Cite This Page:

SAGE Publications. "Why is orange the new black for female victims of trauma?." ScienceDaily. ScienceDaily, 2 August 2013. <www.sciencedaily.com/releases/2013/08/130802095142.htm>.
SAGE Publications. (2013, August 2). Why is orange the new black for female victims of trauma?. ScienceDaily. Retrieved July 31, 2014 from www.sciencedaily.com/releases/2013/08/130802095142.htm
SAGE Publications. "Why is orange the new black for female victims of trauma?." ScienceDaily. www.sciencedaily.com/releases/2013/08/130802095142.htm (accessed July 31, 2014).

Share This




More Mind & Brain News

Thursday, July 31, 2014

Featured Research

from universities, journals, and other organizations


Featured Videos

from AP, Reuters, AFP, and other news services

Dieting At A Young Age Might Lead To Harmful Health Habits

Dieting At A Young Age Might Lead To Harmful Health Habits

Newsy (July 30, 2014) Researchers say women who diet at a young age are at greater risk of developing harmful health habits, including eating disorders and alcohol abuse. Video provided by Newsy
Powered by NewsLook.com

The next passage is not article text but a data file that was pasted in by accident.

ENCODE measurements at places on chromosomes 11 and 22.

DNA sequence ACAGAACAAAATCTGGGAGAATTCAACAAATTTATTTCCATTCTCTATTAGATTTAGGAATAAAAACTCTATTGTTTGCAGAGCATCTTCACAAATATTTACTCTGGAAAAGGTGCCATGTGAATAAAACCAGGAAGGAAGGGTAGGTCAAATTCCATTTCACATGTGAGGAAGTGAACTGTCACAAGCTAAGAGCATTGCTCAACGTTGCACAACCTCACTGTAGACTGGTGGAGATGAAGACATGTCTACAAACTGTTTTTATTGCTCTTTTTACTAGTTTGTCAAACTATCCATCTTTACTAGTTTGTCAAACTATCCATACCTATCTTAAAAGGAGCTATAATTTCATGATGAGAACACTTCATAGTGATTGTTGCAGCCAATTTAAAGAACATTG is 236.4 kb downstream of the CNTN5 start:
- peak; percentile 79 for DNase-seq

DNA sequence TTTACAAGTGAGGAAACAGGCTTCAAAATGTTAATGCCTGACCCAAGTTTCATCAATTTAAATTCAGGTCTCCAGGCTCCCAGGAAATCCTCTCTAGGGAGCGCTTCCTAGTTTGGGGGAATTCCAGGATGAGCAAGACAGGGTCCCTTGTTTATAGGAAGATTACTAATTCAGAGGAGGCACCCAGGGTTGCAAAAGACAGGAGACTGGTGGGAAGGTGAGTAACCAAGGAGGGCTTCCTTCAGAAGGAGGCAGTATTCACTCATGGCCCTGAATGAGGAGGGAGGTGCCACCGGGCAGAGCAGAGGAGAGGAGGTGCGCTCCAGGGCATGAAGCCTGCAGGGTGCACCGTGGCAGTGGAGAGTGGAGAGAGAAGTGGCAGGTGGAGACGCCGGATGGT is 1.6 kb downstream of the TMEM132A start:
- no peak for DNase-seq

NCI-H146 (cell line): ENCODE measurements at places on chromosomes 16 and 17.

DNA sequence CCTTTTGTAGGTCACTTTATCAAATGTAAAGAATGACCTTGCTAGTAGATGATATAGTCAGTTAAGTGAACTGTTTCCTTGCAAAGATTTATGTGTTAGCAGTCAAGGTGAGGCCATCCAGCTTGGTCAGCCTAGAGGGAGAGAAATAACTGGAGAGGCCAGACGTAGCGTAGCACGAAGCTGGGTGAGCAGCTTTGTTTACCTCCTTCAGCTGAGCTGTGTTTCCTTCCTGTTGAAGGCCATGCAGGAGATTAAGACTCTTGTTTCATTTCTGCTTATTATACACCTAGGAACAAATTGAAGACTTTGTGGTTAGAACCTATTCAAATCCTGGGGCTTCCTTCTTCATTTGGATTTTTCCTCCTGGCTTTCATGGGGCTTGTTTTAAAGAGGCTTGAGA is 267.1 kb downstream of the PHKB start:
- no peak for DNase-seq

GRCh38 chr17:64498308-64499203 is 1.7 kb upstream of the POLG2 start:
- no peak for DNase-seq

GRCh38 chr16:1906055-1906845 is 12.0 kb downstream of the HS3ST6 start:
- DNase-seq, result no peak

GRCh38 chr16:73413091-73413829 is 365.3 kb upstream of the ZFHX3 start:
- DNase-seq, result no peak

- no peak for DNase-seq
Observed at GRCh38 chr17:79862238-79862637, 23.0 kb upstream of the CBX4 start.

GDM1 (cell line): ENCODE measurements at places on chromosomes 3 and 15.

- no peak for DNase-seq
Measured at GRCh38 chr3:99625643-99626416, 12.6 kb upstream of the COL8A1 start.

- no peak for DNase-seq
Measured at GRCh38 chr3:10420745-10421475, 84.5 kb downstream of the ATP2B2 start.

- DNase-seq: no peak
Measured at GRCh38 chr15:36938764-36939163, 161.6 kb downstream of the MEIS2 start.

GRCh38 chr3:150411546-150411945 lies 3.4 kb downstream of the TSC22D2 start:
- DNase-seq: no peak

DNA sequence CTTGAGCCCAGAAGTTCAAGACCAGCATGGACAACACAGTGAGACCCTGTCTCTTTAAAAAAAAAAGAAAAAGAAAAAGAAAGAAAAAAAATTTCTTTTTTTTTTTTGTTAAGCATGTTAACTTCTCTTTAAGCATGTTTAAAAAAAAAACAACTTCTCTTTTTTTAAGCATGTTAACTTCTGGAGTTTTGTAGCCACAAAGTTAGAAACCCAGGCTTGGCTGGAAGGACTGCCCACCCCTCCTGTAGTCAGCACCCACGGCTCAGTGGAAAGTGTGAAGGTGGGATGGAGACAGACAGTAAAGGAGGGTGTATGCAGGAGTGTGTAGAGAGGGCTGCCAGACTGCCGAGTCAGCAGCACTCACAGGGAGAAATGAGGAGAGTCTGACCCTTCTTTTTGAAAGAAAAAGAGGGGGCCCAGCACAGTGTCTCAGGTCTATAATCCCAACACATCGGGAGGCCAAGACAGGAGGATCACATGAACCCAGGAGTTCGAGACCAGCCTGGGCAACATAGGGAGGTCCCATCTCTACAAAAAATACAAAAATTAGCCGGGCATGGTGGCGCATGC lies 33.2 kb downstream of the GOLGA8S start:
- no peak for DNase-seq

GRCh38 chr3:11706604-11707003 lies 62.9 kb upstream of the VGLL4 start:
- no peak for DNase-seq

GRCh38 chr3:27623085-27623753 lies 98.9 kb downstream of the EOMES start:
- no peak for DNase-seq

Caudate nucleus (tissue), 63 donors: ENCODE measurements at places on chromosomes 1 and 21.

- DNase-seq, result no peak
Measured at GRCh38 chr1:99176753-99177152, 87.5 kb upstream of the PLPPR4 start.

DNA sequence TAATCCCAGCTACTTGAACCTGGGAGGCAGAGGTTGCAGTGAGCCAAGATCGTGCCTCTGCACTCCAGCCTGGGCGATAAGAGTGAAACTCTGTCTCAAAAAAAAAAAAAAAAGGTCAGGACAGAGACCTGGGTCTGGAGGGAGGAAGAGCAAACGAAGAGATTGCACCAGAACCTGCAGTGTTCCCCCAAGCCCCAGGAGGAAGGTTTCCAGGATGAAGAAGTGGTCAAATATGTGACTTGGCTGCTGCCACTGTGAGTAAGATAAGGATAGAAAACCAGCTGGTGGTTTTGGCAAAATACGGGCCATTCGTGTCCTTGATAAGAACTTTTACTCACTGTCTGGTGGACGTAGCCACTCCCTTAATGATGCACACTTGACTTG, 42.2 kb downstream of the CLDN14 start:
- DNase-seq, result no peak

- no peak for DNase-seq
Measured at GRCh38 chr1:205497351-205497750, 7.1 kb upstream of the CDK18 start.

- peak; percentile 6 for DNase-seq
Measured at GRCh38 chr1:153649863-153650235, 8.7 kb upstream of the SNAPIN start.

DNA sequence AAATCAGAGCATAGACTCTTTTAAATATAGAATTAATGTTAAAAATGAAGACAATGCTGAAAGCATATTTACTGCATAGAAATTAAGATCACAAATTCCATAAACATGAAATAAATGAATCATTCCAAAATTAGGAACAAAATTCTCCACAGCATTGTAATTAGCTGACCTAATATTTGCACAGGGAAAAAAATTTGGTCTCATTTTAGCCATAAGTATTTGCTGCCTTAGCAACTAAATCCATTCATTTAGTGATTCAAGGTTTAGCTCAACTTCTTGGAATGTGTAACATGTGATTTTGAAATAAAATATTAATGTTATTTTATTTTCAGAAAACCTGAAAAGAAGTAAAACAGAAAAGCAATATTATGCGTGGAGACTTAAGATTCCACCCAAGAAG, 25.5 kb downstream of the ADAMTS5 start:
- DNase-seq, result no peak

It's Not Just Facebook: OKCupid Experiments With Users Too

It's Not Just Facebook: OKCupid Experiments With Users Too

Newsy (July 29, 2014) If you've been looking for love online, there's a chance somebody has been looking at how you're looking. Video provided by Newsy
Powered by NewsLook.com
How Your Face Can Leave A Good Or Bad First Impression

How Your Face Can Leave A Good Or Bad First Impression

Newsy (July 29, 2014) Researchers have found certain facial features can make us seem more attractive or trustworthy. Video provided by Newsy
Powered by NewsLook.com
Losing Sleep Leaves You Vulnerable To 'False Memories'

Losing Sleep Leaves You Vulnerable To 'False Memories'

Newsy (July 27, 2014) A new study shows sleep deprivation can make it harder for people to remember specific details of an event. Video provided by Newsy
Powered by NewsLook.com

Search ScienceDaily

Number of stories in archives: 140,361

Find with keyword(s):
Enter a keyword or phrase to search ScienceDaily for related topics and research stories.

Save/Print:
Share:

Breaking News:
from the past week

In Other News

... from NewsDaily.com

Science News

Health News

    Environment News

    Technology News



      Save/Print:
      Share:

      Free Subscriptions


      Get the latest science news with ScienceDaily's free email newsletters, updated daily and weekly. Or view hourly updated newsfeeds in your RSS reader:

      Get Social & Mobile


      Keep up to date with the latest news from ScienceDaily via social networks and mobile apps:

      Have Feedback?


      Tell us what you think of ScienceDaily -- we welcome both positive and negative comments. Have any problems using the site? Questions?
      Mobile: iPhone Android Web
      Follow: Facebook Twitter Google+
      Subscribe: RSS Feeds Email Newsletters
      Latest Headlines Health & Medicine Mind & Brain Space & Time Matter & Energy Computers & Math Plants & Animals Earth & Climate Fossils & Ruins